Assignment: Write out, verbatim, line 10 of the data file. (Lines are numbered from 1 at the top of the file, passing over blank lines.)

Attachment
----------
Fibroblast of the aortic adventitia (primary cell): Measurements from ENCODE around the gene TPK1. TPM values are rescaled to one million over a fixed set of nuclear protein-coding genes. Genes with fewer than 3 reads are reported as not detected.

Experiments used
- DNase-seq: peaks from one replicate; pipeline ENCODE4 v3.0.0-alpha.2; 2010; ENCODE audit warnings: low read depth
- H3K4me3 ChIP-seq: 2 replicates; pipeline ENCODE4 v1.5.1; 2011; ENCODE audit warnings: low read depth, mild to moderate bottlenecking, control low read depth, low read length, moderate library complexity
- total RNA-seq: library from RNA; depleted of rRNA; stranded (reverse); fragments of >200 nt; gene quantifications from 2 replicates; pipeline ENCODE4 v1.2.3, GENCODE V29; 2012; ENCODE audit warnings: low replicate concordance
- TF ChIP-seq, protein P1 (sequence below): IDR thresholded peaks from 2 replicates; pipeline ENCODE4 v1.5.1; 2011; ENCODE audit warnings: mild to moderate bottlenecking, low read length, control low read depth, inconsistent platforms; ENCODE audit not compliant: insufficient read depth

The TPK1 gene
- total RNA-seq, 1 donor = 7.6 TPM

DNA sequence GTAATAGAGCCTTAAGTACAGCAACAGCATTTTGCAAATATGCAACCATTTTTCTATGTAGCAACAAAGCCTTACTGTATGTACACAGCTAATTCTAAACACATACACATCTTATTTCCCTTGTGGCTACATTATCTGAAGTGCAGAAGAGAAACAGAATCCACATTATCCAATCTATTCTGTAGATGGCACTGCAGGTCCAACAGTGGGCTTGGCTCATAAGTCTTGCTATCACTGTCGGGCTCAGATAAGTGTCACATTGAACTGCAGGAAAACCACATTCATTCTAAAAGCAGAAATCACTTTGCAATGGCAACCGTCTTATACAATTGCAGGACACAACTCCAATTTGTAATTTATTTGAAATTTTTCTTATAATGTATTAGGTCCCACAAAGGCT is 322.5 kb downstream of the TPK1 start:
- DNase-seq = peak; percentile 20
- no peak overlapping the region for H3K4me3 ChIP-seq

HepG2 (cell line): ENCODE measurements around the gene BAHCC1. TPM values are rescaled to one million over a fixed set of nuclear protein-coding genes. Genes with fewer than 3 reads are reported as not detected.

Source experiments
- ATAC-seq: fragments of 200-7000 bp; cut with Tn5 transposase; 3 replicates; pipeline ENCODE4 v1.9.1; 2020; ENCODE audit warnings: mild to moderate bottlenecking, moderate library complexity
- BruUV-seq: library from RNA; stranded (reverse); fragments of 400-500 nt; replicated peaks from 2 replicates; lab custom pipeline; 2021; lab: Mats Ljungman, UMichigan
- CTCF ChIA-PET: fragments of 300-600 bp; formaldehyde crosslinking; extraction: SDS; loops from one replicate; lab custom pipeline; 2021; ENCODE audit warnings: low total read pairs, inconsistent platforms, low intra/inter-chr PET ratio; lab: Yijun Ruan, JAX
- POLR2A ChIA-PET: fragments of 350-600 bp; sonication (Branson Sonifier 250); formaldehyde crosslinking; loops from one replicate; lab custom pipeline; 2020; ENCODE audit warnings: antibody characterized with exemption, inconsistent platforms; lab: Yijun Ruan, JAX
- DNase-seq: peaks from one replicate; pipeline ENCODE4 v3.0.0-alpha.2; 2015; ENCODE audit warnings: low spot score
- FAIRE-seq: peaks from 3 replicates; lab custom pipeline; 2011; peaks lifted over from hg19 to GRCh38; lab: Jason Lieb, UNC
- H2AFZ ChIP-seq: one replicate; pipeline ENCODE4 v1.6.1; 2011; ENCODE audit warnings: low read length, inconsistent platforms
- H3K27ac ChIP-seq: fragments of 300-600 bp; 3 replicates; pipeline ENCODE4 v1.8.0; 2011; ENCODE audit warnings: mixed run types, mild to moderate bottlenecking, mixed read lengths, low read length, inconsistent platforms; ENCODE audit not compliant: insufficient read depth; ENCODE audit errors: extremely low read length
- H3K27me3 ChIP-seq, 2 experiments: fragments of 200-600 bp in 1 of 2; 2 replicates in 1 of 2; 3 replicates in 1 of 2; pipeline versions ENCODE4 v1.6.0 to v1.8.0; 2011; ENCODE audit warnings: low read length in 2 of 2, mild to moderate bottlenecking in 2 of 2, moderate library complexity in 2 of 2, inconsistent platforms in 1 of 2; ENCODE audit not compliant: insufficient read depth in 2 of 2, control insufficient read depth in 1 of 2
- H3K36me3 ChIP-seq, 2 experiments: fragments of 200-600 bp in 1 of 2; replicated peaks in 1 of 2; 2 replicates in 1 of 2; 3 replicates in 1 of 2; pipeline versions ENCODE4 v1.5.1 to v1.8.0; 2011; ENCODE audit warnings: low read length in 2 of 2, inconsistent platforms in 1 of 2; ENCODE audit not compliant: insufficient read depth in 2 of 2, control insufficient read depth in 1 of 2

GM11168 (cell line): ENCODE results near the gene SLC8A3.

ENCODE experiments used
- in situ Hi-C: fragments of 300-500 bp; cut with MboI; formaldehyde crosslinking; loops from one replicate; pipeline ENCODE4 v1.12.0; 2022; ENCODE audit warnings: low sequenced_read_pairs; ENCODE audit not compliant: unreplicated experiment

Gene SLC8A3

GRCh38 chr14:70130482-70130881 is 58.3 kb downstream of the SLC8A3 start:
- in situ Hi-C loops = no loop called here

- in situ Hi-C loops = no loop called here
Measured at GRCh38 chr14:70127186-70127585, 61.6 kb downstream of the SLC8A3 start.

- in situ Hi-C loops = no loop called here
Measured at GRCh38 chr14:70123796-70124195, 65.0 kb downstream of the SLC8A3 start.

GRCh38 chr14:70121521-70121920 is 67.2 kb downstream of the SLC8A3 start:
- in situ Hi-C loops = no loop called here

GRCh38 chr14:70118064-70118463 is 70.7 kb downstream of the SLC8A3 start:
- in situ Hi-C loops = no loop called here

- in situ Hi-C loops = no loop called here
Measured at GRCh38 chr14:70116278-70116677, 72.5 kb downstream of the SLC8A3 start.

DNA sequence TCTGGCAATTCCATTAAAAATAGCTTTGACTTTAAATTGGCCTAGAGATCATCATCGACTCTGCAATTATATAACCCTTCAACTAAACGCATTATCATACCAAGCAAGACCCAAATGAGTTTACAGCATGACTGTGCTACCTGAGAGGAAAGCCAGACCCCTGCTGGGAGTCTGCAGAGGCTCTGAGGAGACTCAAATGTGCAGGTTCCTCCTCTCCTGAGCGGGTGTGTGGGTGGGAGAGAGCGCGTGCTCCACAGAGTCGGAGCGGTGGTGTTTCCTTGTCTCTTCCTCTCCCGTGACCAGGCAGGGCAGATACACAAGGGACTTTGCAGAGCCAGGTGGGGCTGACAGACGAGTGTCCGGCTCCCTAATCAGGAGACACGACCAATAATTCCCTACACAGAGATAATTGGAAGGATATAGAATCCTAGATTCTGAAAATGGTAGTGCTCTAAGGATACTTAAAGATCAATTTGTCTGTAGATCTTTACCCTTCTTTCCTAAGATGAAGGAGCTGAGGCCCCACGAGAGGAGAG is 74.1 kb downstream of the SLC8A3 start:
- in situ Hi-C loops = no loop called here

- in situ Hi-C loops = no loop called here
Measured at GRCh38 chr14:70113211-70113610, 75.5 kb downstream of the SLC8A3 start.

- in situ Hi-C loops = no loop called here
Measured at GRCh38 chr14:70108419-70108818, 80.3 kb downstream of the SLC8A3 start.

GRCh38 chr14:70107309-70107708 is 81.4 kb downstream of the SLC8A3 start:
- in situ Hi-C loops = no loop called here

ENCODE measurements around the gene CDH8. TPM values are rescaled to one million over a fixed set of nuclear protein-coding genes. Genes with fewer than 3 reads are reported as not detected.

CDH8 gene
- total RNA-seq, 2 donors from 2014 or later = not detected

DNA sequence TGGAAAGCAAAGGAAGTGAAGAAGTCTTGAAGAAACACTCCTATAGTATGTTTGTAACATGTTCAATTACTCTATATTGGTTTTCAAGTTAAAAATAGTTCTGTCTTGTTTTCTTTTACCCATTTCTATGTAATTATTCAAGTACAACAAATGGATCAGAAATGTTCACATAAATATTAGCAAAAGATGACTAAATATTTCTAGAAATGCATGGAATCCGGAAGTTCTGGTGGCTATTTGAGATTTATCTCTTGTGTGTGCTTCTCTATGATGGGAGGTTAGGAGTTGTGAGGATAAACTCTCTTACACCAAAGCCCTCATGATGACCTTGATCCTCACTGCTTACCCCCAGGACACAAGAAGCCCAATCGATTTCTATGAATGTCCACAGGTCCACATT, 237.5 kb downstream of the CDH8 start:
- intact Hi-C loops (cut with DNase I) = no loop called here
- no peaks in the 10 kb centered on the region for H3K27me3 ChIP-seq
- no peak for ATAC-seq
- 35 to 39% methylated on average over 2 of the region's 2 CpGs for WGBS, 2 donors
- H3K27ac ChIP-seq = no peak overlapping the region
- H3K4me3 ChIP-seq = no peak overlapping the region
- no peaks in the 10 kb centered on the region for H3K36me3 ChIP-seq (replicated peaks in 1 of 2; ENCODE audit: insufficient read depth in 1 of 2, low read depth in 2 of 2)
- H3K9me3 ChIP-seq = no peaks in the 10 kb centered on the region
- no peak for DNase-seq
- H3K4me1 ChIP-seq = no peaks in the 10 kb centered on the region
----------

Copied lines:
- DNase-seq = peak; percentile 20